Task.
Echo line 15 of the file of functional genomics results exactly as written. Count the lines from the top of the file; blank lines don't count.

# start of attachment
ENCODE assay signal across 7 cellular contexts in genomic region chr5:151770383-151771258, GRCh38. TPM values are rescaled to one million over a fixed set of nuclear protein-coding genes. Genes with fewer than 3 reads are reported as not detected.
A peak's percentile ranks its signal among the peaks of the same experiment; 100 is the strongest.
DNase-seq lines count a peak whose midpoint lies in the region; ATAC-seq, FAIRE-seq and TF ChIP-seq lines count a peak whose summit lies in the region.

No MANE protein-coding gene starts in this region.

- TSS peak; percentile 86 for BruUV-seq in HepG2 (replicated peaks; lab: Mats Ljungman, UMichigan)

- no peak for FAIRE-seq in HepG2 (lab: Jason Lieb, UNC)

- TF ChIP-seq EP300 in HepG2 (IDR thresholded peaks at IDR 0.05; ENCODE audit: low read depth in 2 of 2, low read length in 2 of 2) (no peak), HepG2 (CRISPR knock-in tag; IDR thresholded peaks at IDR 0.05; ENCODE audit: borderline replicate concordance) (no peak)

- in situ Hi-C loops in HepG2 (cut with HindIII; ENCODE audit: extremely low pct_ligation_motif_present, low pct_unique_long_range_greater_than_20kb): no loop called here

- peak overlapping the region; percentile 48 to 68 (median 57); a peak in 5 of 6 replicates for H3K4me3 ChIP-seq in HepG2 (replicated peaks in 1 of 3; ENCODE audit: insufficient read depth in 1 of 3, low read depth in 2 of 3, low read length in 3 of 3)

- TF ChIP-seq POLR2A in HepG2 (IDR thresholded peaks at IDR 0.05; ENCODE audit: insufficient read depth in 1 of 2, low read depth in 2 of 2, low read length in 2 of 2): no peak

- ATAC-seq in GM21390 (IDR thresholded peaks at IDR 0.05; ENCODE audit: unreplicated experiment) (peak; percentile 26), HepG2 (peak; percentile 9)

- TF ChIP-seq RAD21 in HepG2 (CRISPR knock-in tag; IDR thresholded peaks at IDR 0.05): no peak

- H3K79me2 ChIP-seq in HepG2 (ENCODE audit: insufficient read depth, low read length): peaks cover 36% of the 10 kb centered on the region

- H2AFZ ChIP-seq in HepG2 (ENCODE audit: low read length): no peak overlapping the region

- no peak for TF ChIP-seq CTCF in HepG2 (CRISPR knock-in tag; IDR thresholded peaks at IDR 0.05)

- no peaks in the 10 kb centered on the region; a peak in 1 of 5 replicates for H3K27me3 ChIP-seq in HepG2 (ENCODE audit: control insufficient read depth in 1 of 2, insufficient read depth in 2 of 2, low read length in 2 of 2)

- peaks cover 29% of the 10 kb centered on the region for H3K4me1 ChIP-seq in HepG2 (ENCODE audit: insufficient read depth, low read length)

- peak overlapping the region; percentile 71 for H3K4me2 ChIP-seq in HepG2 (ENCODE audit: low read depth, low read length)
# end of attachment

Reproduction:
- no peak for TF ChIP-seq CTCF in HepG2 (CRISPR knock-in tag; IDR thresholded peaks at IDR 0.05)